Local vegetable soup

Wild Boar Pasta

We all shared a local vegetable soup, that was absolutely delicious, followed by a wild boar stew with pasta for me, a pork dish for Ed and St. Pierre fish dish for Elaine. All extremely tasty and reasonably priced.

Our evening ended with a casual stroll back down the now darkened streets only illuminated with street lamps, and making the Citadel even more romantic and alluring.

Night view of harbour from Citadel

The only thing that spoilt a perfect evening, was a bar that plays exterior loud music until to in the morning. Ed and I now remembered, that this was the case when we were here last year and it appears to be a constant.

Maddlena Islands

The usual pre departure checks and jobs, but this time we had to stock up on provisions for a few days as, one we were going to be anchoring for a while and two, we didn’t know where we might find another supermarket on our route.

By 1200, we had finished our chores, had breakfast, recovered our €200 deposit and finally slipped lines at 1215. We raise our sails immediately and in light winds sailed out of the buoyed channel and into the Bay of Olbia. The wind picked up and after a few tacks, past Isola Di Figarolo, we were in open waters and heading towards our anchorage of Porto Palma, in the Maddelena Group of islands.

A distance Olbia and and Capo Figari as we sail away

DilBar, a super yacht, apparently the largest, that we first say whilst Arctura was based in Port Vell, Barcelona

As we approached the Maddalena islands, the wind picked up considerably and after a few long tacks, we sailed into the sheltered waters of Porto Palma. It’s amazing how one minute you are healed over and beating into wind and as soon as you enter the calm, protected waters of the bay, everything becomes, quite, slower and totally peaceful.

We anchored at 1800, in 7.5 metres and as we settled for the night and the sun was setting, I reminisced that this was the first time two years ago, that I spoke to my long lost cousin Krystyna, who entered my life here after 57 years of absence. This place and this exact same spot will always hold a special place in my heart.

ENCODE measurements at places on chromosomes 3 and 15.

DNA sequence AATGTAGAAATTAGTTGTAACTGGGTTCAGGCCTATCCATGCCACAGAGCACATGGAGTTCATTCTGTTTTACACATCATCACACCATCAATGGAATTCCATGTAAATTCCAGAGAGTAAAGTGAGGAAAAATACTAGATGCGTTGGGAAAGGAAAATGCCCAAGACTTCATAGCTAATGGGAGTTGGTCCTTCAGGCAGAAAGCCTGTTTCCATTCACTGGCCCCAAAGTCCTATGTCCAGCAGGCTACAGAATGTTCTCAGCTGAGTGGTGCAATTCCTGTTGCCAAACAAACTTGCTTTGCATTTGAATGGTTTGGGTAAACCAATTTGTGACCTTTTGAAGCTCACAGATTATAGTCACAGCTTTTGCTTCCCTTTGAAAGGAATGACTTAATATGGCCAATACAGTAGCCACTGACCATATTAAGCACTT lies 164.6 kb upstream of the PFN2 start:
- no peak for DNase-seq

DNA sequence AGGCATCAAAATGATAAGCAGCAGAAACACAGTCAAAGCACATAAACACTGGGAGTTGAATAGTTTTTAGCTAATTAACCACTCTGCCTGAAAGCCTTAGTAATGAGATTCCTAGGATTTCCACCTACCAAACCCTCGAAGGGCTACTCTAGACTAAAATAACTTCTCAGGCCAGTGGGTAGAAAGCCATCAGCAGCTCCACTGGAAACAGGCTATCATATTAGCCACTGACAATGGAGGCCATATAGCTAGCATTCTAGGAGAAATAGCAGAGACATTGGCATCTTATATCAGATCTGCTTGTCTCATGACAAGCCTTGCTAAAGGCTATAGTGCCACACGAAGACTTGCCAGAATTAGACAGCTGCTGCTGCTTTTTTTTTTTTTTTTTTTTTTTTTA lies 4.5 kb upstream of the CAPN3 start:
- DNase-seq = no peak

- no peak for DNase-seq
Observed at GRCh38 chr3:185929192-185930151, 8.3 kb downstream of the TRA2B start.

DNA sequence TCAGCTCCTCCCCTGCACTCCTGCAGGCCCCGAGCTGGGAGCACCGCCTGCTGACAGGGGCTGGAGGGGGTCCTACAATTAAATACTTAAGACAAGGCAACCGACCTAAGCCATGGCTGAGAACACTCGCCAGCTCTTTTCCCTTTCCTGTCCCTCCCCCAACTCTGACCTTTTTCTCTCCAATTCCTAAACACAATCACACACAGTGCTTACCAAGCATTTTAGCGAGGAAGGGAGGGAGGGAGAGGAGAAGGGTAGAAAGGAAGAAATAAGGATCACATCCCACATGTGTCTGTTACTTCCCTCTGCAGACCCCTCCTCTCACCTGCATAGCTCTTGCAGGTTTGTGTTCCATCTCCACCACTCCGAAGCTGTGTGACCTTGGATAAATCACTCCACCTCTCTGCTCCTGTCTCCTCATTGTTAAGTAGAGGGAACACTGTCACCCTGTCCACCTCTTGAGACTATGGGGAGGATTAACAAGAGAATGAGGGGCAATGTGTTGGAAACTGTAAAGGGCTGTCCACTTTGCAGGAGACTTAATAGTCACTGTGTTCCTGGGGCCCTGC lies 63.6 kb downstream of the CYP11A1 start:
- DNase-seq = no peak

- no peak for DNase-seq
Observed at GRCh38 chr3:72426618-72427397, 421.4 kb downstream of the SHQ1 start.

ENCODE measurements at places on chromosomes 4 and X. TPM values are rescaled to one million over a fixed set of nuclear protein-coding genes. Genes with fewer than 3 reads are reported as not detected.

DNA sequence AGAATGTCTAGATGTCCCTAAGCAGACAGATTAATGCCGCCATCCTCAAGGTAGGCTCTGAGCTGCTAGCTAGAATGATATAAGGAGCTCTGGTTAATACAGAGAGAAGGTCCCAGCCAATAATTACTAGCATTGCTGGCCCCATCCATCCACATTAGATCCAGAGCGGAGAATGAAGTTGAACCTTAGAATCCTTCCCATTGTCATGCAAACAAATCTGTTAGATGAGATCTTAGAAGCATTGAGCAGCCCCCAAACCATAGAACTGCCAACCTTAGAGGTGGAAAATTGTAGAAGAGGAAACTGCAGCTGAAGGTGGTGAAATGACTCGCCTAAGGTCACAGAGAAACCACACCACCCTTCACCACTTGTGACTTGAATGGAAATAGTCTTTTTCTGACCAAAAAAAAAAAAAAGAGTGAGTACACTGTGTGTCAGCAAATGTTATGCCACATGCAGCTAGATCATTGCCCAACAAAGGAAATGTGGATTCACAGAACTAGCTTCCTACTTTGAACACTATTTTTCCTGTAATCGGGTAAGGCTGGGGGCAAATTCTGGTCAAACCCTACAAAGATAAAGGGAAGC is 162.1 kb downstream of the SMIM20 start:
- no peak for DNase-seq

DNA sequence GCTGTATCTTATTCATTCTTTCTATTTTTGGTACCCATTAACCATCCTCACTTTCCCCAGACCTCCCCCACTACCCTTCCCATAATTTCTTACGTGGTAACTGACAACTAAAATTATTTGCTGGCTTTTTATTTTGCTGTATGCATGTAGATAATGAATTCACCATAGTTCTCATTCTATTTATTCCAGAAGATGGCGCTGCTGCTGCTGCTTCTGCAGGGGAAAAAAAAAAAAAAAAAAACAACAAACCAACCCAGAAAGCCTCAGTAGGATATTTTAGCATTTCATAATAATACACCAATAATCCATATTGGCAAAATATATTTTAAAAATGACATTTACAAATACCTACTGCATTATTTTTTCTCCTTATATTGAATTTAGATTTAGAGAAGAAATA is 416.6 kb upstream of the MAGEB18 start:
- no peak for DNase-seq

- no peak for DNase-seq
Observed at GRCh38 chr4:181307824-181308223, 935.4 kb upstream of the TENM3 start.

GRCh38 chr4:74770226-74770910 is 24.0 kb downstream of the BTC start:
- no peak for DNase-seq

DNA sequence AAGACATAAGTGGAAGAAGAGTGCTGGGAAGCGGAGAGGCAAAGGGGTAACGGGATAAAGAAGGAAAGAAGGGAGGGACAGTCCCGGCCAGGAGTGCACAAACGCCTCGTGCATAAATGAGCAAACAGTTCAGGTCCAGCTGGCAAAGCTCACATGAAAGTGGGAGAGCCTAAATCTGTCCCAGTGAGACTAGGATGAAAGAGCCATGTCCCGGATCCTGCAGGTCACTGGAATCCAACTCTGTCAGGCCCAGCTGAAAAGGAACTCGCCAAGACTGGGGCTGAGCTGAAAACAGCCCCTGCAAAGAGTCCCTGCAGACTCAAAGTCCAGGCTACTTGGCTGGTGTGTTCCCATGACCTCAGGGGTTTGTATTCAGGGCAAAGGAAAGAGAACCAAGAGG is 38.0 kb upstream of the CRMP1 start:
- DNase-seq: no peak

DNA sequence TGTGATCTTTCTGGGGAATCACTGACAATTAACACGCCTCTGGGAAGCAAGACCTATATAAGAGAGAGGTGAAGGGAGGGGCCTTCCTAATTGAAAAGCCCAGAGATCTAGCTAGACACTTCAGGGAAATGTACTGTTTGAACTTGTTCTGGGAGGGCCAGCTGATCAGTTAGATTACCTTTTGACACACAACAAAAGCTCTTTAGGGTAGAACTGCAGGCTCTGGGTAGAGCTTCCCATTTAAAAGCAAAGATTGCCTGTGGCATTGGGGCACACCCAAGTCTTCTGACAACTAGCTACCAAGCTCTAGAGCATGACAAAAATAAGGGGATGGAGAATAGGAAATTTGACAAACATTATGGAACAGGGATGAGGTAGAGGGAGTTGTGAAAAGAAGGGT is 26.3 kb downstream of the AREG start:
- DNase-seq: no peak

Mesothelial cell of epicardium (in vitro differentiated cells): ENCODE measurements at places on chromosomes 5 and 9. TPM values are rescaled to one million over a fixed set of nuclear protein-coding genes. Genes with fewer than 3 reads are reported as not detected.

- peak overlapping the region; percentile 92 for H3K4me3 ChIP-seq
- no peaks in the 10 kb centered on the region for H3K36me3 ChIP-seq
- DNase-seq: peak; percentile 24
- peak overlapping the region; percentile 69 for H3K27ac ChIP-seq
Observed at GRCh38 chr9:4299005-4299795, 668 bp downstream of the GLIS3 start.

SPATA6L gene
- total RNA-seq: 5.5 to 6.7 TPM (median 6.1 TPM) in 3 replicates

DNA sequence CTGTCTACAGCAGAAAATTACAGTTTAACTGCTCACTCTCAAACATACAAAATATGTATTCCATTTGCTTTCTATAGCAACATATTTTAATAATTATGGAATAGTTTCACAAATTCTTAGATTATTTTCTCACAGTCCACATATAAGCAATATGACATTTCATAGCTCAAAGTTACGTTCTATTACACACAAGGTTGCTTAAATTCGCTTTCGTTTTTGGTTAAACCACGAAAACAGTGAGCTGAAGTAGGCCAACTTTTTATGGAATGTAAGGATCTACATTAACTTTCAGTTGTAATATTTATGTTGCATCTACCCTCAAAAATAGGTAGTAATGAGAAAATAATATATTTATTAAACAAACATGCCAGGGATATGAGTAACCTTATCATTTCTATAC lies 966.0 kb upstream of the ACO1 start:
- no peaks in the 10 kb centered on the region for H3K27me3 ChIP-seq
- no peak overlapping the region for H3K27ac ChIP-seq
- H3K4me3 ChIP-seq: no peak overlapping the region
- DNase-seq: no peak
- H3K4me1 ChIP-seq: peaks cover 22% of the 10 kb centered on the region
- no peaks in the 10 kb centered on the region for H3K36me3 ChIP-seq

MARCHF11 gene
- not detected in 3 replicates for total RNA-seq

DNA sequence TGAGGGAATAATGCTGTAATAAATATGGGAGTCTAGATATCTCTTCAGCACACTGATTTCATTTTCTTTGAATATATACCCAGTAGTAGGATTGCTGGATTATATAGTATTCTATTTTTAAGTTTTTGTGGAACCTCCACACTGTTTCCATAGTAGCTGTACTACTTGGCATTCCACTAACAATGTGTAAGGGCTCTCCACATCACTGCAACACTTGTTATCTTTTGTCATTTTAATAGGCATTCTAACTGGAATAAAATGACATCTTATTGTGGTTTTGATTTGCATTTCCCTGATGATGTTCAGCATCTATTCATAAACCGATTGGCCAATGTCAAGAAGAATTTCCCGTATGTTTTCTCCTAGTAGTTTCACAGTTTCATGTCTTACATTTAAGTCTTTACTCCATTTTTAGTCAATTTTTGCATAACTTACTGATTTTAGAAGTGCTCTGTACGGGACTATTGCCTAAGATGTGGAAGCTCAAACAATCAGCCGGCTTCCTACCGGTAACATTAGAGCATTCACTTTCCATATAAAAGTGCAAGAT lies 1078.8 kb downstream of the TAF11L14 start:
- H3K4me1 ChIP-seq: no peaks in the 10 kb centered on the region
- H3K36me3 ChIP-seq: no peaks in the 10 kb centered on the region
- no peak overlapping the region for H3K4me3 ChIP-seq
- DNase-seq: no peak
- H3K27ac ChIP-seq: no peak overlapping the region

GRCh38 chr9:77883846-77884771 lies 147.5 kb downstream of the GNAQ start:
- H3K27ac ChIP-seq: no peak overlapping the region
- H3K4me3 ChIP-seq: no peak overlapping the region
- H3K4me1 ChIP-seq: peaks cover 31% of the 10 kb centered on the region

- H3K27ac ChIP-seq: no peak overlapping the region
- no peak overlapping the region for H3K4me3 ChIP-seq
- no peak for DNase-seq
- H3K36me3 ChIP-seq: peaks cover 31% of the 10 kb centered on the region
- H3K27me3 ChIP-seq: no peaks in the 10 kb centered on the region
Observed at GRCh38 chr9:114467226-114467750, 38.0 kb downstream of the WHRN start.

Sunset over Porto Palma – remembering my two Krystyna’s

“Ships are the nearest thing to dreams that hands ever made” and waking up under anchor only intensifies the dream.

A wonderful sunny morning, under anchor again. A leisurely start and we plan to move Arctura to Olbia itself later today as Elaine ( Ed’s wife ) is arriving, to join us for a week.

Our initial intention was to go to Marina Porto Turstico, but at €82 they must have thought we were completely insane to accept these out of season prices. For a marina out of town and a few hundred yards from the main airport runway, with accompanying noise and pollution it rediculous and not an option. So instead we pressed on to the Yacht Club “Circolo Nautico Olbia”, a fantastic yacht club with such a warm welcome and only €35 per night, for a 13.7 metre yacht. Showers, water, electricity and a great club house and all in the centre of town, away from the perfidiousness of Porto Turistico.

Mussels farms with working boat on entry to Olbia

Ferry terminal at Olbia

Circolo Nautico Olbia Yacht Club

Arctura at the Yacht Club

Before Elaine arrived, Ed and I befriended a couple who happened to be from Town Quay marina in Southampton, where Ed and I used to moor our yachts Yaga and Karisma. We had a good chat and they recommended a restaurant some 1 mile away called Malp.

As it happens we all agreed to try this place we out, and after a walk through the town and across railway line we eventually came across this restaurant.

As soon as we arrived we were made to feel welcome and between our limited Italian and the owners limited English, managed to strike up a conversation and order some wonderful foods of the area, predominantly muscles. The service was second to none and the food even better. The mussels, a local speciality, with spaghetti and bottarga, is what I choose, and they were the best mussels that I’ve ever tasted. Top this all with a complimentary grappa and the bill was the most reasonable ever seen. A must place to visit and indulge in good cooking and ambiance.

The owner with his staff

Spaghetti with mussels and Bottarga

Me with one of the pleasant staff “Alicia”

Olbia, or at least the part we traversed, is a beautiful city, with well kept, clean street, with quaint restaurants and shops at every turn. The marina is well worth the money, but there is also a harbour wall, where moorings are free, and when we were there we saw many yachts moored there.

The town mooring wall

Beautiful English Yacht against the town wall